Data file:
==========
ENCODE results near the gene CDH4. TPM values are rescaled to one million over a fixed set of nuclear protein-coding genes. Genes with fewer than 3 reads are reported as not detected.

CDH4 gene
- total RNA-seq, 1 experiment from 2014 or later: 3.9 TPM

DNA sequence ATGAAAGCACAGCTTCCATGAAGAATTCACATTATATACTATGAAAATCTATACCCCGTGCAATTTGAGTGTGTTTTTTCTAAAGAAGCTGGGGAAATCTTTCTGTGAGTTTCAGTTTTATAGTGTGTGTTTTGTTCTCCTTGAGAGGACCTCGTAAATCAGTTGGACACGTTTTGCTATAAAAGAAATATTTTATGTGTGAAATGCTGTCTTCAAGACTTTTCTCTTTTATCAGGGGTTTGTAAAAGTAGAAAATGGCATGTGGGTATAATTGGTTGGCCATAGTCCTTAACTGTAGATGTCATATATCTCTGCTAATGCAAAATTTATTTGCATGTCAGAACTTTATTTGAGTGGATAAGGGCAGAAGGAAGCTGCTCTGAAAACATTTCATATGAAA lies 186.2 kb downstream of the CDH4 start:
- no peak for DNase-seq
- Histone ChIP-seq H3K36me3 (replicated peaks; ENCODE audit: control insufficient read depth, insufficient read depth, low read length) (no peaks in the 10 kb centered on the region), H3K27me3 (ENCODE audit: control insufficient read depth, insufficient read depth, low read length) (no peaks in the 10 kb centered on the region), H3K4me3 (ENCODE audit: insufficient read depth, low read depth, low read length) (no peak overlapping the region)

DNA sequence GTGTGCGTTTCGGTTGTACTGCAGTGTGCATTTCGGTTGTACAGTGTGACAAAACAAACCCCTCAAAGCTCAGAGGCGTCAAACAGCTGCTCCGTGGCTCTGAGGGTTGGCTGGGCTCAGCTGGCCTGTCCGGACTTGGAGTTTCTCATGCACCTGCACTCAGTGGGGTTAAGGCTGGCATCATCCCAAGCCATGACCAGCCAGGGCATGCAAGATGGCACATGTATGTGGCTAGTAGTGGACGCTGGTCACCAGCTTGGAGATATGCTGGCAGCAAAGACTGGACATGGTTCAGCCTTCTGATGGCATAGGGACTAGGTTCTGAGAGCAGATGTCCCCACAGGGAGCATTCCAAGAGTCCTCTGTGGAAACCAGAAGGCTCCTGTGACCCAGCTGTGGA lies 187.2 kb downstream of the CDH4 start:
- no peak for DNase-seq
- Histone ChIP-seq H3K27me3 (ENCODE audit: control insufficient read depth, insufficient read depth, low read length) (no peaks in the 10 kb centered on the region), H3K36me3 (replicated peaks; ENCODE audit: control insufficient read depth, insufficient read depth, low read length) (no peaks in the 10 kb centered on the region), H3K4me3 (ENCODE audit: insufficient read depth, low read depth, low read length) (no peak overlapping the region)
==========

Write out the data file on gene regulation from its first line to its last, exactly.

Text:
ENCODE results near the gene CDH4. TPM values are rescaled to one million over a fixed set of nuclear protein-coding genes. Genes with fewer than 3 reads are reported as not detected.

CDH4 gene
- total RNA-seq, 1 experiment from 2014 or later: 3.9 TPM

DNA sequence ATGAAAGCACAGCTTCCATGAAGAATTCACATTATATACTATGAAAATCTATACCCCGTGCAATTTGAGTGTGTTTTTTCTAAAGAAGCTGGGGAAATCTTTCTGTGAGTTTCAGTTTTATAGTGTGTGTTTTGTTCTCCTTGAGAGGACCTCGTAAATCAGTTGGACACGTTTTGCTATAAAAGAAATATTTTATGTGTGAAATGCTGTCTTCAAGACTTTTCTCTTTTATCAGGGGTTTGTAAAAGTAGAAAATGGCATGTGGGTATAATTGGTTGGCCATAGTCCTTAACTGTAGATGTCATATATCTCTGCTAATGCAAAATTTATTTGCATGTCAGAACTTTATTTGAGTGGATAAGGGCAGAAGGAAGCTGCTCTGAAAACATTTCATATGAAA lies 186.2 kb downstream of the CDH4 start:
- no peak for DNase-seq
- Histone ChIP-seq H3K36me3 (replicated peaks; ENCODE audit: control insufficient read depth, insufficient read depth, low read length) (no peaks in the 10 kb centered on the region), H3K27me3 (ENCODE audit: control insufficient read depth, insufficient read depth, low read length) (no peaks in the 10 kb centered on the region), H3K4me3 (ENCODE audit: insufficient read depth, low read depth, low read length) (no peak overlapping the region)

DNA sequence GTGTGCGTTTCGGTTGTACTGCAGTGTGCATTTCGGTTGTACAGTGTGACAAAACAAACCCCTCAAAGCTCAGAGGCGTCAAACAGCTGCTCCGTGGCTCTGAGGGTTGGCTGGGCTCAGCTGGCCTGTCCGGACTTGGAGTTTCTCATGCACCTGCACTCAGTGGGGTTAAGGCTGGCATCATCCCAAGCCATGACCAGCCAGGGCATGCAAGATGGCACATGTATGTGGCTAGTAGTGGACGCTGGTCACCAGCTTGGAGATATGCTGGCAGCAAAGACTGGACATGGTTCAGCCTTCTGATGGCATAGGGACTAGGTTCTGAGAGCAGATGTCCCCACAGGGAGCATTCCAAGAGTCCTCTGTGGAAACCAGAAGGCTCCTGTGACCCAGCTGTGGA lies 187.2 kb downstream of the CDH4 start:
- no peak for DNase-seq
- Histone ChIP-seq H3K27me3 (ENCODE audit: control insufficient read depth, insufficient read depth, low read length) (no peaks in the 10 kb centered on the region), H3K36me3 (replicated peaks; ENCODE audit: control insufficient read depth, insufficient read depth, low read length) (no peaks in the 10 kb centered on the region), H3K4me3 (ENCODE audit: insufficient read depth, low read depth, low read length) (no peak overlapping the region)